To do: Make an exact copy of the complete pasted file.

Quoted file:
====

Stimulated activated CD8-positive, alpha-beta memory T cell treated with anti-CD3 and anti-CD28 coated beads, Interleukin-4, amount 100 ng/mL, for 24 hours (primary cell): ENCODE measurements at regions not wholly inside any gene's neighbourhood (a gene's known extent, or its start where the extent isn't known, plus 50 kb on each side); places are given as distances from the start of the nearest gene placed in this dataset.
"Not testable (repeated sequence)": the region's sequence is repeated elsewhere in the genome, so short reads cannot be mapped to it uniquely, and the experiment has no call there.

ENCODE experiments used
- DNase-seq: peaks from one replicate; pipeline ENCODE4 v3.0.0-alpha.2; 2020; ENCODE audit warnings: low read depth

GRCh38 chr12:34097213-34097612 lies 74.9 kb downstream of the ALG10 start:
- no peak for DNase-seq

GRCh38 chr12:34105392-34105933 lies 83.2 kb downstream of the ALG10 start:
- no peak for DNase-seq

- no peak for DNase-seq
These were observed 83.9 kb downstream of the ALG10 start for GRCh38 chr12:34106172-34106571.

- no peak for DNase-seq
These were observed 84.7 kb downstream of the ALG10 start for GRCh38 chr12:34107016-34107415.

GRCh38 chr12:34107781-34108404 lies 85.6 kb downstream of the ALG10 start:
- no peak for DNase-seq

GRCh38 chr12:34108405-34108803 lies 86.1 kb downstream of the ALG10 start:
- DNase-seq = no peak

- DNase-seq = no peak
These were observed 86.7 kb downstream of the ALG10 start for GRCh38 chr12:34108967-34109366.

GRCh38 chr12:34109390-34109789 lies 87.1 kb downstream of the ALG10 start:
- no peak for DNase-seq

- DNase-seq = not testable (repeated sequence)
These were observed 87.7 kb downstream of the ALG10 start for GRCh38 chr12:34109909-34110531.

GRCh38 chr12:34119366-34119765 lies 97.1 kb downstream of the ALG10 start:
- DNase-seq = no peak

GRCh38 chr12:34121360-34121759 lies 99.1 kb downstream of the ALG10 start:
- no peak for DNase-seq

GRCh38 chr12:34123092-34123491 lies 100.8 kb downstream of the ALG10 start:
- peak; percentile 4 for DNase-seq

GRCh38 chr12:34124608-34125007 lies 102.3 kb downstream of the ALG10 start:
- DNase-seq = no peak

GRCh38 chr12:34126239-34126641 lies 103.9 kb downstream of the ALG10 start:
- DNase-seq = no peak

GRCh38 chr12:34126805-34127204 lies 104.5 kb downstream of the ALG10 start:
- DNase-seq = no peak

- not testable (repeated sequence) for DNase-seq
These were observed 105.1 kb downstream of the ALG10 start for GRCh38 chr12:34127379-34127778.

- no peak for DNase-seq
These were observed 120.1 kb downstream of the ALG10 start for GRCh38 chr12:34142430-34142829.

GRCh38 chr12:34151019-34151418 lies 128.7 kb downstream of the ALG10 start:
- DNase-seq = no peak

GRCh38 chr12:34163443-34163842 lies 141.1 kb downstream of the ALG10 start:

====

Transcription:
Stimulated activated CD8-positive, alpha-beta memory T cell treated with anti-CD3 and anti-CD28 coated beads, Interleukin-4, amount 100 ng/mL, for 24 hours (primary cell): ENCODE measurements at regions not wholly inside any gene's neighbourhood (a gene's known extent, or its start where the extent isn't known, plus 50 kb on each side); places are given as distances from the start of the nearest gene placed in this dataset.
"Not testable (repeated sequence)": the region's sequence is repeated elsewhere in the genome, so short reads cannot be mapped to it uniquely, and the experiment has no call there.

ENCODE experiments used
- DNase-seq: peaks from one replicate; pipeline ENCODE4 v3.0.0-alpha.2; 2020; ENCODE audit warnings: low read depth

GRCh38 chr12:34097213-34097612 lies 74.9 kb downstream of the ALG10 start:
- no peak for DNase-seq

GRCh38 chr12:34105392-34105933 lies 83.2 kb downstream of the ALG10 start:
- no peak for DNase-seq

- no peak for DNase-seq
These were observed 83.9 kb downstream of the ALG10 start for GRCh38 chr12:34106172-34106571.

- no peak for DNase-seq
These were observed 84.7 kb downstream of the ALG10 start for GRCh38 chr12:34107016-34107415.

GRCh38 chr12:34107781-34108404 lies 85.6 kb downstream of the ALG10 start:
- no peak for DNase-seq

GRCh38 chr12:34108405-34108803 lies 86.1 kb downstream of the ALG10 start:
- DNase-seq = no peak

- DNase-seq = no peak
These were observed 86.7 kb downstream of the ALG10 start for GRCh38 chr12:34108967-34109366.

GRCh38 chr12:34109390-34109789 lies 87.1 kb downstream of the ALG10 start:
- no peak for DNase-seq

- DNase-seq = not testable (repeated sequence)
These were observed 87.7 kb downstream of the ALG10 start for GRCh38 chr12:34109909-34110531.

GRCh38 chr12:34119366-34119765 lies 97.1 kb downstream of the ALG10 start:
- DNase-seq = no peak

GRCh38 chr12:34121360-34121759 lies 99.1 kb downstream of the ALG10 start:
- no peak for DNase-seq

GRCh38 chr12:34123092-34123491 lies 100.8 kb downstream of the ALG10 start:
- peak; percentile 4 for DNase-seq

GRCh38 chr12:34124608-34125007 lies 102.3 kb downstream of the ALG10 start:
- DNase-seq = no peak

GRCh38 chr12:34126239-34126641 lies 103.9 kb downstream of the ALG10 start:
- DNase-seq = no peak

GRCh38 chr12:34126805-34127204 lies 104.5 kb downstream of the ALG10 start:
- DNase-seq = no peak

- not testable (repeated sequence) for DNase-seq
These were observed 105.1 kb downstream of the ALG10 start for GRCh38 chr12:34127379-34127778.

- no peak for DNase-seq
These were observed 120.1 kb downstream of the ALG10 start for GRCh38 chr12:34142430-34142829.

GRCh38 chr12:34151019-34151418 lies 128.7 kb downstream of the ALG10 start:
- DNase-seq = no peak

GRCh38 chr12:34163443-34163842 lies 141.1 kb downstream of the ALG10 start: